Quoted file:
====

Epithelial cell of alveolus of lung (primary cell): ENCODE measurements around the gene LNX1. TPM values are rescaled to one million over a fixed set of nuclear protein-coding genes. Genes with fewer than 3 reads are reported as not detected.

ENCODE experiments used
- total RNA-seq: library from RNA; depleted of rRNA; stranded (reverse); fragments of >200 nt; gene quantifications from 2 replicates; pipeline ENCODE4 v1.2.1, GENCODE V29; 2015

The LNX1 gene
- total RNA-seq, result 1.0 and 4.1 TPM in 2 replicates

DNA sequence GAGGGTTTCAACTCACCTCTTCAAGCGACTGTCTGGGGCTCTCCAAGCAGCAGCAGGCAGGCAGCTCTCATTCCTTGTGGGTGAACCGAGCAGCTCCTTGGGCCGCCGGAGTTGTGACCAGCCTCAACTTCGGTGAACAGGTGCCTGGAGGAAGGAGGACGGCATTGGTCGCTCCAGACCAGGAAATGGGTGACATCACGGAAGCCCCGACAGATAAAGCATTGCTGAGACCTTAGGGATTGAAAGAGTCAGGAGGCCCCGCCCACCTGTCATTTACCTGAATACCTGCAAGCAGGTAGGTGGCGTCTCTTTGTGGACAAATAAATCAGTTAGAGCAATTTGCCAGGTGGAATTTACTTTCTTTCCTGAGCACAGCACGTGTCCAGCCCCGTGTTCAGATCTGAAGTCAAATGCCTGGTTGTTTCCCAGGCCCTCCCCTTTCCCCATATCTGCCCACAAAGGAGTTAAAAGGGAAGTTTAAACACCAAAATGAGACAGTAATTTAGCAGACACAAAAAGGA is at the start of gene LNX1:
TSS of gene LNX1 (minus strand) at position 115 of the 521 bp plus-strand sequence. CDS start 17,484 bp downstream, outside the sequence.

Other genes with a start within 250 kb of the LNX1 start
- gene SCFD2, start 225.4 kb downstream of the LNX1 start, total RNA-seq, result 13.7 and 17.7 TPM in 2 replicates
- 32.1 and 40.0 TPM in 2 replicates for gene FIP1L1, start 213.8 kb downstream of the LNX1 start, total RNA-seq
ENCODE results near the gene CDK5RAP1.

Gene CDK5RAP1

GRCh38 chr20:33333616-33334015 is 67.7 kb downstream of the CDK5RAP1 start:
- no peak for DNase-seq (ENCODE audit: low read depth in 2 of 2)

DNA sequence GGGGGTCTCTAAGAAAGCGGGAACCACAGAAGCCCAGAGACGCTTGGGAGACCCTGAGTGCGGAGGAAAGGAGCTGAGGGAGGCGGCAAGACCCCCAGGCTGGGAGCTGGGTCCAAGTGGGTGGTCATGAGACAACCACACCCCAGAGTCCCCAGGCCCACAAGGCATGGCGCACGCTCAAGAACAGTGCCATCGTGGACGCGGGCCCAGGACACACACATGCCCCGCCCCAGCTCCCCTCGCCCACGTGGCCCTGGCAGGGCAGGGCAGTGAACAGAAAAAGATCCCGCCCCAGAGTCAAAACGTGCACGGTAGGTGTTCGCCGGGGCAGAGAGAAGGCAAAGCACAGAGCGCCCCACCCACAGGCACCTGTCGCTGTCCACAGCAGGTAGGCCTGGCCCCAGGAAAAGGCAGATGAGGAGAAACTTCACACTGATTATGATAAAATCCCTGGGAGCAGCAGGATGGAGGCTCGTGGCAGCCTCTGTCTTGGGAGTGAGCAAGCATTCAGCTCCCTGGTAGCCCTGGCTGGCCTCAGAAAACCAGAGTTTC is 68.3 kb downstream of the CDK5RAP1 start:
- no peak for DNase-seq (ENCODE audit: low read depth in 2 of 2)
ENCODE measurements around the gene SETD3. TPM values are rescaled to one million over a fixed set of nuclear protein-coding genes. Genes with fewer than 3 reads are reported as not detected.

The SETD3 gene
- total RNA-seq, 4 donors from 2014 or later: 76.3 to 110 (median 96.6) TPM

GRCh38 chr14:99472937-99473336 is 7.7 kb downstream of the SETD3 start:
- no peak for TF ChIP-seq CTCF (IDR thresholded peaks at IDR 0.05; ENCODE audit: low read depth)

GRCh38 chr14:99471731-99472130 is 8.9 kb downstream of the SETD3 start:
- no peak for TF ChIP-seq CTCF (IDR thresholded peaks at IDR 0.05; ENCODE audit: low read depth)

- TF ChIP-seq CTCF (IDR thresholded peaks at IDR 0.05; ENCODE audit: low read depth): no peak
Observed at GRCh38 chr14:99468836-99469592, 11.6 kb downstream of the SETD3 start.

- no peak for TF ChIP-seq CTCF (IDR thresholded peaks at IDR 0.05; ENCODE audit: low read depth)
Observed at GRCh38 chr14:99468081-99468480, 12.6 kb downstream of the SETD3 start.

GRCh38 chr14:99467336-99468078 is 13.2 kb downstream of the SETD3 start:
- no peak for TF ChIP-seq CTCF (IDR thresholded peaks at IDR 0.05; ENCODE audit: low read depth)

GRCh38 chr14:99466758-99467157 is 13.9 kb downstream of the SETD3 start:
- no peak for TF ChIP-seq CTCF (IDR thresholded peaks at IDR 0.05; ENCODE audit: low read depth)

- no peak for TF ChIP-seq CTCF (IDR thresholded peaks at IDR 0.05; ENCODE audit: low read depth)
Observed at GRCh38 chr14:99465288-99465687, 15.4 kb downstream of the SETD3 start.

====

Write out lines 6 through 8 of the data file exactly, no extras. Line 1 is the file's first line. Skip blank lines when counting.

DNA sequence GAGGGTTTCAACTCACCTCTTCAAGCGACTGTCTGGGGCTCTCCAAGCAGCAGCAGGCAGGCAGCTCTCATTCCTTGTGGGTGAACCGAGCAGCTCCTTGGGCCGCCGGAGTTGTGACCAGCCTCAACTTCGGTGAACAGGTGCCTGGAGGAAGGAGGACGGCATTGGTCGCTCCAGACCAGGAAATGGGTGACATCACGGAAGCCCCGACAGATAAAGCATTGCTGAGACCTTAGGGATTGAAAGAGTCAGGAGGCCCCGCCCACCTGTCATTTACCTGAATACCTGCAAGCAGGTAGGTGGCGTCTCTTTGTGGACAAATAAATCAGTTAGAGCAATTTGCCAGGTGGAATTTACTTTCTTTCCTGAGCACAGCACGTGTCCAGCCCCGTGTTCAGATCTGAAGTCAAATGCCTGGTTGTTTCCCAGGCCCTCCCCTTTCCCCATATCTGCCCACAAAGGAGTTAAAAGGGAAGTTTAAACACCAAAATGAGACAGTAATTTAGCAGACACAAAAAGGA is at the start of gene LNX1:
TSS of gene LNX1 (minus strand) at position 115 of the 521 bp plus-strand sequence. CDS start 17,484 bp downstream, outside the sequence.

Other genes with a start within 250 kb of the LNX1 start